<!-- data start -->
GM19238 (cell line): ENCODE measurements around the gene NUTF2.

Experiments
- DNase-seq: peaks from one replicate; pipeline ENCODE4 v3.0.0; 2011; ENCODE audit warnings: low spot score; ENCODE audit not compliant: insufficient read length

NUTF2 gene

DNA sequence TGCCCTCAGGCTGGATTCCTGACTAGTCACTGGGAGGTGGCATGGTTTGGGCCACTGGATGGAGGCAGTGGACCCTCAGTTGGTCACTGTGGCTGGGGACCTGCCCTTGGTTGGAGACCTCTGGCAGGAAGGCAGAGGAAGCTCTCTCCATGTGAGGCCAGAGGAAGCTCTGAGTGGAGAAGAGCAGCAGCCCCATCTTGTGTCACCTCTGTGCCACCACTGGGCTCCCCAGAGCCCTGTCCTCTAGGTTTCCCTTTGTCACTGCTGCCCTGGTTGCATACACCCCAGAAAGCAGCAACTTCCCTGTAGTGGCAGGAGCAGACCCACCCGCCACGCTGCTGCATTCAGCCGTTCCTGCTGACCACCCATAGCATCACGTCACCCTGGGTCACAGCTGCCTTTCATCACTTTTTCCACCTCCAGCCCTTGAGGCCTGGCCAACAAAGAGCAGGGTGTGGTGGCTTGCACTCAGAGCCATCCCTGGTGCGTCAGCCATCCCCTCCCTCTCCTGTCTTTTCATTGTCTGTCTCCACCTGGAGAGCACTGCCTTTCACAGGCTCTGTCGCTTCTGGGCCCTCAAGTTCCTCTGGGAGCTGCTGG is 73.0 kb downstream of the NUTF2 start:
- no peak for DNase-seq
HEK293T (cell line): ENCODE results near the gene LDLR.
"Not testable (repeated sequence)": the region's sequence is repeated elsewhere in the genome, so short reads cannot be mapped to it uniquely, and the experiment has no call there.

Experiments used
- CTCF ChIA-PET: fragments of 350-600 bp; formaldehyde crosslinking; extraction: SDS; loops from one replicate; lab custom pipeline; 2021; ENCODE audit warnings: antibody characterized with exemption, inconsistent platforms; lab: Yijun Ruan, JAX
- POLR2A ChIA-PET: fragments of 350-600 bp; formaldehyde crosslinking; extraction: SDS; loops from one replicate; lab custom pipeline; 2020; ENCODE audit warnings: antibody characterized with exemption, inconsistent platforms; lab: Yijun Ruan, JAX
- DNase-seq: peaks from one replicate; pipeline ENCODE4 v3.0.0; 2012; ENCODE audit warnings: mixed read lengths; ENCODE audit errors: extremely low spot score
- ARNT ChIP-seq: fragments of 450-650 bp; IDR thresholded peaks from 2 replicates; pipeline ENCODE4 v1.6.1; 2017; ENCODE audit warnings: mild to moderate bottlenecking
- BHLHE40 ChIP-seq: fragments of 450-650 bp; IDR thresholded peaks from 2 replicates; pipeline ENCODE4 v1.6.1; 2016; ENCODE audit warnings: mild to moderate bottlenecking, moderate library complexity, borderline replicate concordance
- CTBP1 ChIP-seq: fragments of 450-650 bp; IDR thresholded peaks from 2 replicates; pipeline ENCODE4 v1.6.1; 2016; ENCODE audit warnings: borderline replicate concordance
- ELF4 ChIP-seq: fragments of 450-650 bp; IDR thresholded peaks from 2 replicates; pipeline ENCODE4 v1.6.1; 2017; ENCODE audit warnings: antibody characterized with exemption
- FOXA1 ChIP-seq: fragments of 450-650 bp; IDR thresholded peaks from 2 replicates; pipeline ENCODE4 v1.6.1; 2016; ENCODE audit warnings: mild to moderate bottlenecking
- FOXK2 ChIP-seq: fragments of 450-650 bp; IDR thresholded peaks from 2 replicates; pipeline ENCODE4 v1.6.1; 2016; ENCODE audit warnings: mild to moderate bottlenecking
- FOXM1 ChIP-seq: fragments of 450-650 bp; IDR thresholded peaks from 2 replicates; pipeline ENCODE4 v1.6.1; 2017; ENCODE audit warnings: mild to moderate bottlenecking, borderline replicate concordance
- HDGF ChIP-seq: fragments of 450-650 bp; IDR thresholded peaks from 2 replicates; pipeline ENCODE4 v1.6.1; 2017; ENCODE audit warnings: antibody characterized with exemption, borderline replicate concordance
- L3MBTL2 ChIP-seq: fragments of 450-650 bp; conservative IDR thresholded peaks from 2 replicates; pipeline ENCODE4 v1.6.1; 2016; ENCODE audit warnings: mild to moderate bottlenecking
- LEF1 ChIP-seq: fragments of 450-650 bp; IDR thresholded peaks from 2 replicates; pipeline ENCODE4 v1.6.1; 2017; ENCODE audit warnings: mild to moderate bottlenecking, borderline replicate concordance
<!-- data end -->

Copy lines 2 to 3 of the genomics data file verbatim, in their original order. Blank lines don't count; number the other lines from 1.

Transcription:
Experiments
- DNase-seq: peaks from one replicate; pipeline ENCODE4 v3.0.0; 2011; ENCODE audit warnings: low spot score; ENCODE audit not compliant: insufficient read length